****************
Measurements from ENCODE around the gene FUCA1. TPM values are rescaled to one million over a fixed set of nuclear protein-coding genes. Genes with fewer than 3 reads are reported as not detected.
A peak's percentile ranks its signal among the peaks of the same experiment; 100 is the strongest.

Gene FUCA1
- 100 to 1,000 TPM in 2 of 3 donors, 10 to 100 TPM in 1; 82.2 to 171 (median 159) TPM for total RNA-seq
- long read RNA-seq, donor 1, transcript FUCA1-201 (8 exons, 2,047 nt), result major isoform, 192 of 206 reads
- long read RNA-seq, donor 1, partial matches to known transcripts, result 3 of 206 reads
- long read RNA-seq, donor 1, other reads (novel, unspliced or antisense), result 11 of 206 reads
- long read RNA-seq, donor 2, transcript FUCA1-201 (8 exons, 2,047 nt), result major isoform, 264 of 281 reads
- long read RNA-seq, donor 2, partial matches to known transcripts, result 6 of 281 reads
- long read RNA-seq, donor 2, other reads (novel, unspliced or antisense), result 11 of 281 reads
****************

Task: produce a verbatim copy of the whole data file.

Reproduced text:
Measurements from ENCODE around the gene FUCA1. TPM values are rescaled to one million over a fixed set of nuclear protein-coding genes. Genes with fewer than 3 reads are reported as not detected.
A peak's percentile ranks its signal among the peaks of the same experiment; 100 is the strongest.

Gene FUCA1
- 100 to 1,000 TPM in 2 of 3 donors, 10 to 100 TPM in 1; 82.2 to 171 (median 159) TPM for total RNA-seq
- long read RNA-seq, donor 1, transcript FUCA1-201 (8 exons, 2,047 nt), result major isoform, 192 of 206 reads
- long read RNA-seq, donor 1, partial matches to known transcripts, result 3 of 206 reads
- long read RNA-seq, donor 1, other reads (novel, unspliced or antisense), result 11 of 206 reads
- long read RNA-seq, donor 2, transcript FUCA1-201 (8 exons, 2,047 nt), result major isoform, 264 of 281 reads
- long read RNA-seq, donor 2, partial matches to known transcripts, result 6 of 281 reads
- long read RNA-seq, donor 2, other reads (novel, unspliced or antisense), result 11 of 281 reads